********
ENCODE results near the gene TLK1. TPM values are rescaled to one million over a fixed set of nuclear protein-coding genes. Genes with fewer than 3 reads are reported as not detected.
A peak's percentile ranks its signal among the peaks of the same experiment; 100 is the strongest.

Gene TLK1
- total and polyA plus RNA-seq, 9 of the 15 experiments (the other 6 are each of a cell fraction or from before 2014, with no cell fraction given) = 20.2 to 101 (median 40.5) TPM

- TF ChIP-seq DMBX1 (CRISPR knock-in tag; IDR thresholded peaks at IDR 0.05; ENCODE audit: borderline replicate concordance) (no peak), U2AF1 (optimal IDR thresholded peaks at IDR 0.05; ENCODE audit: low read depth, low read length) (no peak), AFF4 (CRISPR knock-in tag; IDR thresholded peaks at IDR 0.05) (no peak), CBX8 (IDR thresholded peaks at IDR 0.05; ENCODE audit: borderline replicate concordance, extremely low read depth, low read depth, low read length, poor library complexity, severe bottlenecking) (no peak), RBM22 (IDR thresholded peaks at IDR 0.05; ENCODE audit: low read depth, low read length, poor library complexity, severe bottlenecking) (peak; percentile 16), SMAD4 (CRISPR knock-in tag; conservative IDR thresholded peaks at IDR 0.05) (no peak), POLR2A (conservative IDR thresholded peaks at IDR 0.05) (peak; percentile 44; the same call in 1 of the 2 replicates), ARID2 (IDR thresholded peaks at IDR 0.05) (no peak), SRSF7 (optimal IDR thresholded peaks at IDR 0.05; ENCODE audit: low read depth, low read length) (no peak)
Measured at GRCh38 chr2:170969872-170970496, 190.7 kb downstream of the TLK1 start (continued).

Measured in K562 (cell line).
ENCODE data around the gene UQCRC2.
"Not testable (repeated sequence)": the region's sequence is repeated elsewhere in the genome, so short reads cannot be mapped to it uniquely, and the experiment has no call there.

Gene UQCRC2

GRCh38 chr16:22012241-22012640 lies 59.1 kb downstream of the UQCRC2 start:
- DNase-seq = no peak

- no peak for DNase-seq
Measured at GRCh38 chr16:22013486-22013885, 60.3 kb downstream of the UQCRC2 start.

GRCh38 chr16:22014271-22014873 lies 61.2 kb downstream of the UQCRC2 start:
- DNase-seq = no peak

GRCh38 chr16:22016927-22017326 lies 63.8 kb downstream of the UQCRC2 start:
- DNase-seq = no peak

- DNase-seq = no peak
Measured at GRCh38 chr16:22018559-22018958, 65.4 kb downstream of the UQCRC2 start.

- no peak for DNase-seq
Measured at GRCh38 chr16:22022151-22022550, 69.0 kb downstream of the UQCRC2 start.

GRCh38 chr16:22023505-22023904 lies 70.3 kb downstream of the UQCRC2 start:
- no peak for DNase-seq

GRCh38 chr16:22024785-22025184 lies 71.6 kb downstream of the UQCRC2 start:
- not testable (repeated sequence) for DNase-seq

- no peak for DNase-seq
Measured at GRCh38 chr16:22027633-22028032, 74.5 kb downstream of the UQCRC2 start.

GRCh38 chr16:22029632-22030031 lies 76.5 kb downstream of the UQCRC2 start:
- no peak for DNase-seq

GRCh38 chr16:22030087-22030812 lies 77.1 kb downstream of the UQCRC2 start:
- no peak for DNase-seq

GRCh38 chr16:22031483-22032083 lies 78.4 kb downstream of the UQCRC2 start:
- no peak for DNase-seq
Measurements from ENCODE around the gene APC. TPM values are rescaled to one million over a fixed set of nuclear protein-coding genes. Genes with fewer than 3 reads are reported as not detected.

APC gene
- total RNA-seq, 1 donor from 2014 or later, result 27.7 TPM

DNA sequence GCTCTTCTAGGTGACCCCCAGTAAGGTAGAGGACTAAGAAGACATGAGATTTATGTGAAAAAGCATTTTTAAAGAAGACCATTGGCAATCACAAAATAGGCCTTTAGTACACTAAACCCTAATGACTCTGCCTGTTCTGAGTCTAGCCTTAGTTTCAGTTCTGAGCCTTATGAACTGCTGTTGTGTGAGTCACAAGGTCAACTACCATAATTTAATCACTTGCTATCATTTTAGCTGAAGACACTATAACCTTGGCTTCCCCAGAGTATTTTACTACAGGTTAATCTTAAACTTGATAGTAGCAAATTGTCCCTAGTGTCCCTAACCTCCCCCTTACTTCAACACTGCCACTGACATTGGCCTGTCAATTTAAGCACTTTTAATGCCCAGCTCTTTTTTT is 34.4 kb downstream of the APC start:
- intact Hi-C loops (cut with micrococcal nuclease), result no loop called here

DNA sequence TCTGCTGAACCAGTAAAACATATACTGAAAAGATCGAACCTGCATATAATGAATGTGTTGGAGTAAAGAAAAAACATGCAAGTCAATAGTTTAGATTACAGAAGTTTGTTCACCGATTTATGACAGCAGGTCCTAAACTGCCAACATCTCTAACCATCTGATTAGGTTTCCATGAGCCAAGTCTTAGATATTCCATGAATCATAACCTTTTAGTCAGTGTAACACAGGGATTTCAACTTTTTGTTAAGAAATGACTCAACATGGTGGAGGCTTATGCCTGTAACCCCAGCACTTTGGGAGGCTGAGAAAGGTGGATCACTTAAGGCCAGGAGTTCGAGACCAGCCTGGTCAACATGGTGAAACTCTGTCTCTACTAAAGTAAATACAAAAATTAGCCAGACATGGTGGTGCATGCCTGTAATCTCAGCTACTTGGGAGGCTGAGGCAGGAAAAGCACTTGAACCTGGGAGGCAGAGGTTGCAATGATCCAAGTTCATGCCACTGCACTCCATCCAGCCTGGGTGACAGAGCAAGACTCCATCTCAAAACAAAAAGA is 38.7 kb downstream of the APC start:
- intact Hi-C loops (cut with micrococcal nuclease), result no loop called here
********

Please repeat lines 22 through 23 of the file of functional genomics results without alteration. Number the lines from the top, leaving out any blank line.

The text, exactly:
Measured at GRCh38 chr16:22022151-22022550, 69.0 kb downstream of the UQCRC2 start.

GRCh38 chr16:22023505-22023904 lies 70.3 kb downstream of the UQCRC2 start: